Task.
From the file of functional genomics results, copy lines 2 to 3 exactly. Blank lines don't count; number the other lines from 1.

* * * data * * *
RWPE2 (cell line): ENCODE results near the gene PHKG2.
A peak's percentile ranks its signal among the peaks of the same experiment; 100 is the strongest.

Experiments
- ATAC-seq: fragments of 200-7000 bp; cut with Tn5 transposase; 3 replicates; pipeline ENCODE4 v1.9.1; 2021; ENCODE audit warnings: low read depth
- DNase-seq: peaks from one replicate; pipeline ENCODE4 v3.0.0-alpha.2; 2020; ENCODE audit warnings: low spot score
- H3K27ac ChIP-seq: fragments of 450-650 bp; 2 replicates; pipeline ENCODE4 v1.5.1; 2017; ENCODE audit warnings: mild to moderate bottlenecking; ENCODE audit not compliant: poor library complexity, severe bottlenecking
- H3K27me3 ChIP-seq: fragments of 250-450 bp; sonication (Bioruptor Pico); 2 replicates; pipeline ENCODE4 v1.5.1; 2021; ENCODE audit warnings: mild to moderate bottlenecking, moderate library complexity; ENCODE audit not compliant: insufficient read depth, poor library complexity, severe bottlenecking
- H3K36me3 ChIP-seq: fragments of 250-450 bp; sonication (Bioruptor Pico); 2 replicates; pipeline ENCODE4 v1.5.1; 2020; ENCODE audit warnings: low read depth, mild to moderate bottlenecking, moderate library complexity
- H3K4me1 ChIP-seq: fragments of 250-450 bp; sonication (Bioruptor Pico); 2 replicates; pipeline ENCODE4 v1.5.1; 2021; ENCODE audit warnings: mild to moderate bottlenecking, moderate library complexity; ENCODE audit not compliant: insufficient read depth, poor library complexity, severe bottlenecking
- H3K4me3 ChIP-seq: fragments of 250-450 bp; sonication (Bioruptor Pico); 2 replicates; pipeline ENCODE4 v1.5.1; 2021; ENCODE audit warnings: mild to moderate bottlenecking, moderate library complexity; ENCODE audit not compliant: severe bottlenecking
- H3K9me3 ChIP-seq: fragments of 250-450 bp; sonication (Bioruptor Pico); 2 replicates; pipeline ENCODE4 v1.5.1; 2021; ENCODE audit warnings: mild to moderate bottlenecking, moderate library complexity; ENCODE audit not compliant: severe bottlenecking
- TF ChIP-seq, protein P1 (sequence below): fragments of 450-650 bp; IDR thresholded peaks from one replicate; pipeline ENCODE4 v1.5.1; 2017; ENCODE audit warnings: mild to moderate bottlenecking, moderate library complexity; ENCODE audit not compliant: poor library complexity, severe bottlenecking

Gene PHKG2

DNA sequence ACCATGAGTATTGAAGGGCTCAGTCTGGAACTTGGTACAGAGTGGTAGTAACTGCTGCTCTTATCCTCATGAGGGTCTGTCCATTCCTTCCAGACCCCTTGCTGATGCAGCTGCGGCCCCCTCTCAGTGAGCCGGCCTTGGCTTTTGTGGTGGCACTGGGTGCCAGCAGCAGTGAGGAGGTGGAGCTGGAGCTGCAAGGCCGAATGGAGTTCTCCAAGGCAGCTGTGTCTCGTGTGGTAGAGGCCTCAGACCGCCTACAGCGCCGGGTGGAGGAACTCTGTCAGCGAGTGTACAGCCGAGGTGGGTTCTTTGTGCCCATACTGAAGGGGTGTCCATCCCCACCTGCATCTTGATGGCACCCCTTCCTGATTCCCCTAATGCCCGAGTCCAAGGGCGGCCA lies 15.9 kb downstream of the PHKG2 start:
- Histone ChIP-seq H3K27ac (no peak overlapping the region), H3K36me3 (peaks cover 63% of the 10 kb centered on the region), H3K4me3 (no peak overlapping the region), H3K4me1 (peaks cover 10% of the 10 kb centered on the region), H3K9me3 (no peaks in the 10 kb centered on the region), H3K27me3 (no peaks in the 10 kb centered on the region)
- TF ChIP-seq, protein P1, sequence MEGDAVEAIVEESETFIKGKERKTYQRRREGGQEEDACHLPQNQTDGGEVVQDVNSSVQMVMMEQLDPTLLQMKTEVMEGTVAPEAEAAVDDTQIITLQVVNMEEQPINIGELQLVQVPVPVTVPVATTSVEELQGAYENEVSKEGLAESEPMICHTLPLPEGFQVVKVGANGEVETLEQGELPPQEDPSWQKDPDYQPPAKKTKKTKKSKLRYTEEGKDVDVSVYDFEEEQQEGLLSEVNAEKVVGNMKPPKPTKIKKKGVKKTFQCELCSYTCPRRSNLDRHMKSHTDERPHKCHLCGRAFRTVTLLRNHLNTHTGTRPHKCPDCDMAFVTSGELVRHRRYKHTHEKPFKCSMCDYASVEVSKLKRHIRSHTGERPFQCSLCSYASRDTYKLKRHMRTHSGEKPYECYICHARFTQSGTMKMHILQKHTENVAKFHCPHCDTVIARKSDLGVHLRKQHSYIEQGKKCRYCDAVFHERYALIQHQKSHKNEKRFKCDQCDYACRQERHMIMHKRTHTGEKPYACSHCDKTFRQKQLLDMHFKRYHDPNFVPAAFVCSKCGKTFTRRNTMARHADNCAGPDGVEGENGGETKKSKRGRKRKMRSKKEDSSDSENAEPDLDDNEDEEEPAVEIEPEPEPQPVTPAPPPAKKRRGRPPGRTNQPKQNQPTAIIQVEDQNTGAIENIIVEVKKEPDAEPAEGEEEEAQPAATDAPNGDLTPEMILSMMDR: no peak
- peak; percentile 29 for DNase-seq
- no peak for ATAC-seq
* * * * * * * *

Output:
A peak's percentile ranks its signal among the peaks of the same experiment; 100 is the strongest.

Experiments